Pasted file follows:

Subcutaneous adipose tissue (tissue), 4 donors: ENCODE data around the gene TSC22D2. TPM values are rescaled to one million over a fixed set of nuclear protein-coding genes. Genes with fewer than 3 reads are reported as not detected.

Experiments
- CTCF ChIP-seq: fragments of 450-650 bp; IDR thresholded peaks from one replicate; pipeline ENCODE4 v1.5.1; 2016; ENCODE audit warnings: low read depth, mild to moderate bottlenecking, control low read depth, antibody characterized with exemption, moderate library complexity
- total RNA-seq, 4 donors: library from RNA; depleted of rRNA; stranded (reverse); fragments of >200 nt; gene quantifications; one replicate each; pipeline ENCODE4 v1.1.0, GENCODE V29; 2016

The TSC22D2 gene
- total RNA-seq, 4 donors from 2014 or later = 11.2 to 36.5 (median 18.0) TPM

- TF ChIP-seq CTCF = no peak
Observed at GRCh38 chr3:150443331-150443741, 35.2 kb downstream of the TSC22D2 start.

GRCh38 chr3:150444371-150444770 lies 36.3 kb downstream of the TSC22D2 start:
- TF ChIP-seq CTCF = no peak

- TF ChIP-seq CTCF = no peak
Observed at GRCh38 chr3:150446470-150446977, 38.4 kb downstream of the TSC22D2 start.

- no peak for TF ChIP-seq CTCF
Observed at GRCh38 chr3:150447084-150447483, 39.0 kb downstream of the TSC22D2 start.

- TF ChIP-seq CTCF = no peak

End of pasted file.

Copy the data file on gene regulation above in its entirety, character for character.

Subcutaneous adipose tissue (tissue), 4 donors: ENCODE data around the gene TSC22D2. TPM values are rescaled to one million over a fixed set of nuclear protein-coding genes. Genes with fewer than 3 reads are reported as not detected.

Experiments
- CTCF ChIP-seq: fragments of 450-650 bp; IDR thresholded peaks from one replicate; pipeline ENCODE4 v1.5.1; 2016; ENCODE audit warnings: low read depth, mild to moderate bottlenecking, control low read depth, antibody characterized with exemption, moderate library complexity
- total RNA-seq, 4 donors: library from RNA; depleted of rRNA; stranded (reverse); fragments of >200 nt; gene quantifications; one replicate each; pipeline ENCODE4 v1.1.0, GENCODE V29; 2016

The TSC22D2 gene
- total RNA-seq, 4 donors from 2014 or later = 11.2 to 36.5 (median 18.0) TPM

- TF ChIP-seq CTCF = no peak
Observed at GRCh38 chr3:150443331-150443741, 35.2 kb downstream of the TSC22D2 start.

GRCh38 chr3:150444371-150444770 lies 36.3 kb downstream of the TSC22D2 start:
- TF ChIP-seq CTCF = no peak

- TF ChIP-seq CTCF = no peak
Observed at GRCh38 chr3:150446470-150446977, 38.4 kb downstream of the TSC22D2 start.

- no peak for TF ChIP-seq CTCF
Observed at GRCh38 chr3:150447084-150447483, 39.0 kb downstream of the TSC22D2 start.

- TF ChIP-seq CTCF = no peak